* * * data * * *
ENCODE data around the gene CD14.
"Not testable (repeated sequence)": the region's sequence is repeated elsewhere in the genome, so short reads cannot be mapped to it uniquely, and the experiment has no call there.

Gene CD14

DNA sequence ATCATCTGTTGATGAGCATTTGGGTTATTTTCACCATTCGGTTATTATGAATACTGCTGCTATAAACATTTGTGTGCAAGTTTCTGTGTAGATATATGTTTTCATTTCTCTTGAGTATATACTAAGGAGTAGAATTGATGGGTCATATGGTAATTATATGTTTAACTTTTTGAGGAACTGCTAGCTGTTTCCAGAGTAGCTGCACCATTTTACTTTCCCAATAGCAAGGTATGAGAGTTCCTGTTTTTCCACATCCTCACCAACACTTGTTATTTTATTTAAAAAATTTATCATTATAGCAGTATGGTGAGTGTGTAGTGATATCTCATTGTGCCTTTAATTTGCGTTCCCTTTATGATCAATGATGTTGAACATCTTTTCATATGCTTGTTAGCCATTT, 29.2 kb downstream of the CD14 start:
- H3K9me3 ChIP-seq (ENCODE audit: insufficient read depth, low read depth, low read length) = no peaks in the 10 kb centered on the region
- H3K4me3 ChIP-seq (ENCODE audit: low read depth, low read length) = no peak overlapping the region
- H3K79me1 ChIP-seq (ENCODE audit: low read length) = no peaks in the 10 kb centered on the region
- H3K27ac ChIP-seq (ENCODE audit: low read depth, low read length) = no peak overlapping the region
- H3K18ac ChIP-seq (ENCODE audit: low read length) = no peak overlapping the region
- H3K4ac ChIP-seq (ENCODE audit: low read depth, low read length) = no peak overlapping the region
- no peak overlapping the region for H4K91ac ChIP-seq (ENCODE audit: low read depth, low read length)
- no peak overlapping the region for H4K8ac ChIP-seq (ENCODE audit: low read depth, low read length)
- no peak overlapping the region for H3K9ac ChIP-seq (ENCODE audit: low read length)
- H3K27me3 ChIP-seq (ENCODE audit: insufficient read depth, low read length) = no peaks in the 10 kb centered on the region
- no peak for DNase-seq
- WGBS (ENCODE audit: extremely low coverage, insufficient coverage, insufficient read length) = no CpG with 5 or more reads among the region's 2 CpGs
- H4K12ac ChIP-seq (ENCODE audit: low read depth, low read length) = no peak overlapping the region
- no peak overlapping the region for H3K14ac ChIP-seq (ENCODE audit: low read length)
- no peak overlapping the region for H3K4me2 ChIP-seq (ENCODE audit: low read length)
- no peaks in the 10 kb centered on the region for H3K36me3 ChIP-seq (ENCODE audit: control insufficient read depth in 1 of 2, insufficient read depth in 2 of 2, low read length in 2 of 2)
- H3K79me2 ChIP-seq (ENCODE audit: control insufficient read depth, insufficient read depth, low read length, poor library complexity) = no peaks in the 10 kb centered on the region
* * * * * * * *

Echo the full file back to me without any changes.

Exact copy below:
ENCODE data around the gene CD14.
"Not testable (repeated sequence)": the region's sequence is repeated elsewhere in the genome, so short reads cannot be mapped to it uniquely, and the experiment has no call there.

Gene CD14

DNA sequence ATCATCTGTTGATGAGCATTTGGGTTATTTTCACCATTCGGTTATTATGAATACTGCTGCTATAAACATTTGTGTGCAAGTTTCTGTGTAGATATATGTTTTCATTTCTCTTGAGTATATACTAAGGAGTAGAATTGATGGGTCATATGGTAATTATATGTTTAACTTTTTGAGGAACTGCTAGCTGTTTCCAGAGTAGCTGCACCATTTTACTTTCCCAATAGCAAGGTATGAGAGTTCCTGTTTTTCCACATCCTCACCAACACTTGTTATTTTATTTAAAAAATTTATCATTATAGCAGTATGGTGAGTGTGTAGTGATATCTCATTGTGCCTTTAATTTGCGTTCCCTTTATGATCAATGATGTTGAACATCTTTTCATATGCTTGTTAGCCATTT, 29.2 kb downstream of the CD14 start:
- H3K9me3 ChIP-seq (ENCODE audit: insufficient read depth, low read depth, low read length) = no peaks in the 10 kb centered on the region
- H3K4me3 ChIP-seq (ENCODE audit: low read depth, low read length) = no peak overlapping the region
- H3K79me1 ChIP-seq (ENCODE audit: low read length) = no peaks in the 10 kb centered on the region
- H3K27ac ChIP-seq (ENCODE audit: low read depth, low read length) = no peak overlapping the region
- H3K18ac ChIP-seq (ENCODE audit: low read length) = no peak overlapping the region
- H3K4ac ChIP-seq (ENCODE audit: low read depth, low read length) = no peak overlapping the region
- no peak overlapping the region for H4K91ac ChIP-seq (ENCODE audit: low read depth, low read length)
- no peak overlapping the region for H4K8ac ChIP-seq (ENCODE audit: low read depth, low read length)
- no peak overlapping the region for H3K9ac ChIP-seq (ENCODE audit: low read length)
- H3K27me3 ChIP-seq (ENCODE audit: insufficient read depth, low read length) = no peaks in the 10 kb centered on the region
- no peak for DNase-seq
- WGBS (ENCODE audit: extremely low coverage, insufficient coverage, insufficient read length) = no CpG with 5 or more reads among the region's 2 CpGs
- H4K12ac ChIP-seq (ENCODE audit: low read depth, low read length) = no peak overlapping the region
- no peak overlapping the region for H3K14ac ChIP-seq (ENCODE audit: low read length)
- no peak overlapping the region for H3K4me2 ChIP-seq (ENCODE audit: low read length)
- no peaks in the 10 kb centered on the region for H3K36me3 ChIP-seq (ENCODE audit: control insufficient read depth in 1 of 2, insufficient read depth in 2 of 2, low read length in 2 of 2)
- H3K79me2 ChIP-seq (ENCODE audit: control insufficient read depth, insufficient read depth, low read length, poor library complexity) = no peaks in the 10 kb centered on the region